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Vaccine. 2014 May 7;32(22):2525-33. doi: 10.1016/j.vaccine.2014.03.057. Epub 2014 Mar 28.

Progress on pursuit of human cytomegalovirus vaccines for prevention of congenital infection and disease.

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Merck Research Laboratories, Merck and Co., Inc., West Point, PA, USA. Electronic address:
Texas Therapeutics Institute, Brown Foundation Institute of Molecular Medicine, The University of Texas Health Science Center at Houston, Houston, TX, USA.
Merck Research Laboratories, Merck and Co., Inc., West Point, PA, USA.


Congenital infection of human cytomegalovirus (HCMV) is the leading cause of childhood hearing loss and mental retardation. Unfortunately, a preventive vaccine remains elusive. Two strategies have been employed to develop HCMV vaccines, including (1) attenuating HCMV to generate modified virus vaccines and (2) isolating subunit viral antigen(s) to create individual antigen vaccines. The most studied candidate in each category is live attenuated Towne virus and recombinant gB/MF59 vaccine, respectively. Although both were moderately efficacious, neither could induce the durable, robust humoral and cellular immunity commonly seen in HCMV seropositive subjects. In addition, both vaccines failed to induce neutralizing antibodies against viral infection of endothelial cells, epithelial cells and leukocytes. This review summarizes the recent understanding of host natural immunity to HCMV, including the importance of antibodies targeting HCMV epithelial tropism, and discusses its implications for vaccine design. We also highlight some recent key discoveries that may lead to the development of an effective HCMV vaccine.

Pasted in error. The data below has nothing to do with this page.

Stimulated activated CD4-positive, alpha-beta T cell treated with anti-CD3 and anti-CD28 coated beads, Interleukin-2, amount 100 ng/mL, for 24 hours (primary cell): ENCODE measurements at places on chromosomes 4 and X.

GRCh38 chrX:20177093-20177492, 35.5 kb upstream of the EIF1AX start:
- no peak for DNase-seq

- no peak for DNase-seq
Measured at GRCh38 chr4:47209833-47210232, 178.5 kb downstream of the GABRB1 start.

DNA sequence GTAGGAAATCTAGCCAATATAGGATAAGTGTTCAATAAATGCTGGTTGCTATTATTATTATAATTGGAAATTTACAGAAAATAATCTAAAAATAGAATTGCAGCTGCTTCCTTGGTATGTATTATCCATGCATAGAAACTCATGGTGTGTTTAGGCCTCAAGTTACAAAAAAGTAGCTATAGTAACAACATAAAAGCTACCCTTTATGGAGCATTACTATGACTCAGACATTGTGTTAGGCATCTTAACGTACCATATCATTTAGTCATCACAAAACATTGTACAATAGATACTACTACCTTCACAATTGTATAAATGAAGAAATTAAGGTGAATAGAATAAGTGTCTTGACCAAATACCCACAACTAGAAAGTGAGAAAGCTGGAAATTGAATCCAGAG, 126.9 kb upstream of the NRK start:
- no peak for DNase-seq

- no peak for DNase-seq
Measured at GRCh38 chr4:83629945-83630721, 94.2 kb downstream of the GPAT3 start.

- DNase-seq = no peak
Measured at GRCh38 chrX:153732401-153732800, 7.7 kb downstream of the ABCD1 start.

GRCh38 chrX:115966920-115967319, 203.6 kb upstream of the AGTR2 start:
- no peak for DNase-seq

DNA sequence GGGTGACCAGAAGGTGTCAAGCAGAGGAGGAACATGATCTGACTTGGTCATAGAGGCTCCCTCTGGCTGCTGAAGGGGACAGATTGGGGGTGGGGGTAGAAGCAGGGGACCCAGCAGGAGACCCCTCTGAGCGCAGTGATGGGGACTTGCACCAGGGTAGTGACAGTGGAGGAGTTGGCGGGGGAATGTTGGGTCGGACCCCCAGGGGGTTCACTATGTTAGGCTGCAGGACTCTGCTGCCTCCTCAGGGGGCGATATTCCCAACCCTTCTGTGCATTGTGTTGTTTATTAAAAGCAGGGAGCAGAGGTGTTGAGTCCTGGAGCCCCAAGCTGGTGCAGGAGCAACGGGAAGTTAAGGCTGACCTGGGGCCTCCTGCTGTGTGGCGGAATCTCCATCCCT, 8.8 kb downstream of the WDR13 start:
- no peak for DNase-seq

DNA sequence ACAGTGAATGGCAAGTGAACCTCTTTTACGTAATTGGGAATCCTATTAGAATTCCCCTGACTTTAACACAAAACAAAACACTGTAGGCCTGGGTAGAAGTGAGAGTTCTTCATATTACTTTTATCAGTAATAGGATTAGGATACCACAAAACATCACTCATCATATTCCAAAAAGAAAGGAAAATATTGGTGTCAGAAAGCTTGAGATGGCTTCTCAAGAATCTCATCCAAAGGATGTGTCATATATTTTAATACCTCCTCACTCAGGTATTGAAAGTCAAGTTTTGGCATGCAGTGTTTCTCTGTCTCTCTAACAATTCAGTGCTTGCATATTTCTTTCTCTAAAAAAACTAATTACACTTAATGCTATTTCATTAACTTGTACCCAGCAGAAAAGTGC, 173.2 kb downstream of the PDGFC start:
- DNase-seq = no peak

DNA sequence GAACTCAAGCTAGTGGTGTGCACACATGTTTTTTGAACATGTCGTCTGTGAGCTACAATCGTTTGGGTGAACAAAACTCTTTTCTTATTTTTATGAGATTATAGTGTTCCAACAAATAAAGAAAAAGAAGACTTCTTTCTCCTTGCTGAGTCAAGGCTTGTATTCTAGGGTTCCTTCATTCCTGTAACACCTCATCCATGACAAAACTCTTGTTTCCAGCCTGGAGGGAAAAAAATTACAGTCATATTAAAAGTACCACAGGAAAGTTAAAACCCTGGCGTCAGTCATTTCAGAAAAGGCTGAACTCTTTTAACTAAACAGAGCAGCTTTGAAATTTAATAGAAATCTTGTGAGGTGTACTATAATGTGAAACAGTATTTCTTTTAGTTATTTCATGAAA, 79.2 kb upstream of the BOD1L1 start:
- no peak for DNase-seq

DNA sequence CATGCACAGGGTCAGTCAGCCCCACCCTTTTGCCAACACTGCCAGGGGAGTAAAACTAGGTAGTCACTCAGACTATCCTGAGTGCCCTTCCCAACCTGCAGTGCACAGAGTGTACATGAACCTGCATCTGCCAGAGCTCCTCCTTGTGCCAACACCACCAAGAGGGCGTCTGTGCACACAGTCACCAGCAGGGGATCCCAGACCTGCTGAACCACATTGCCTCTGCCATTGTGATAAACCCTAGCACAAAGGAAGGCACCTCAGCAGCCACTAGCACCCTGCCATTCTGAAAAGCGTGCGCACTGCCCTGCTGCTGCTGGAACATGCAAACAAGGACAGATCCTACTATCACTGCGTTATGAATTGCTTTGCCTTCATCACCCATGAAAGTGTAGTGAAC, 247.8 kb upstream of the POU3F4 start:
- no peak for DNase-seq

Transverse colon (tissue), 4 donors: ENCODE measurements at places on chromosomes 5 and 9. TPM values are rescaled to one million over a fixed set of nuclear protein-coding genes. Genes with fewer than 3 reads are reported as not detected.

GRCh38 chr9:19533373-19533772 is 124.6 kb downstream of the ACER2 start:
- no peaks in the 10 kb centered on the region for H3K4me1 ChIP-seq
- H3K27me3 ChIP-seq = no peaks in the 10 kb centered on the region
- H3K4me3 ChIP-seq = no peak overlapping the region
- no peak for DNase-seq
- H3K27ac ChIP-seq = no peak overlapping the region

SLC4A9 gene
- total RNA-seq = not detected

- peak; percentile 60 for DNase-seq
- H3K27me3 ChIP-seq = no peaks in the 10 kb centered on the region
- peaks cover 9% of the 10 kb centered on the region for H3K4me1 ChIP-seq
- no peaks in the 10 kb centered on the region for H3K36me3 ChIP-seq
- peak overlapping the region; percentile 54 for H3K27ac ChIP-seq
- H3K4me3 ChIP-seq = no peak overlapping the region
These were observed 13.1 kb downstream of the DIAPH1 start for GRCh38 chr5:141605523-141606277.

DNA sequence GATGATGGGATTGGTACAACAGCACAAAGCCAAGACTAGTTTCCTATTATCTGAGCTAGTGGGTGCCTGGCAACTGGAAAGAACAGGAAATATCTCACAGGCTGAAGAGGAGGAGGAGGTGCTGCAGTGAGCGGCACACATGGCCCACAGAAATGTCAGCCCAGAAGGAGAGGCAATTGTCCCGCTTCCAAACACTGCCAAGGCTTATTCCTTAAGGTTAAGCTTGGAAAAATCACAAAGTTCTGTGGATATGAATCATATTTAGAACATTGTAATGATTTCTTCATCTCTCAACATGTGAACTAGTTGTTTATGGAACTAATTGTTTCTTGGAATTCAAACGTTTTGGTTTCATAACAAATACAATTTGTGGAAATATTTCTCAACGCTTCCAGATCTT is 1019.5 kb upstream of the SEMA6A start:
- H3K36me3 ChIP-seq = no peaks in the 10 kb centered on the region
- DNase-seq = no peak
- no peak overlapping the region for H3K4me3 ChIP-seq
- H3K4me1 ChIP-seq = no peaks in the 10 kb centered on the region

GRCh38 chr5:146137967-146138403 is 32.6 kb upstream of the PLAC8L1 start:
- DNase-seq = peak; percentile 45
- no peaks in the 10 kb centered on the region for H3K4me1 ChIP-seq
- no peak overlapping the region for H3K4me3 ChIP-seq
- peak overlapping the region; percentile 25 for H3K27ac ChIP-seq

Congenital infection and disease; Human cytomegalovirus; Neutralizing antibodies; T-cells; Vaccine

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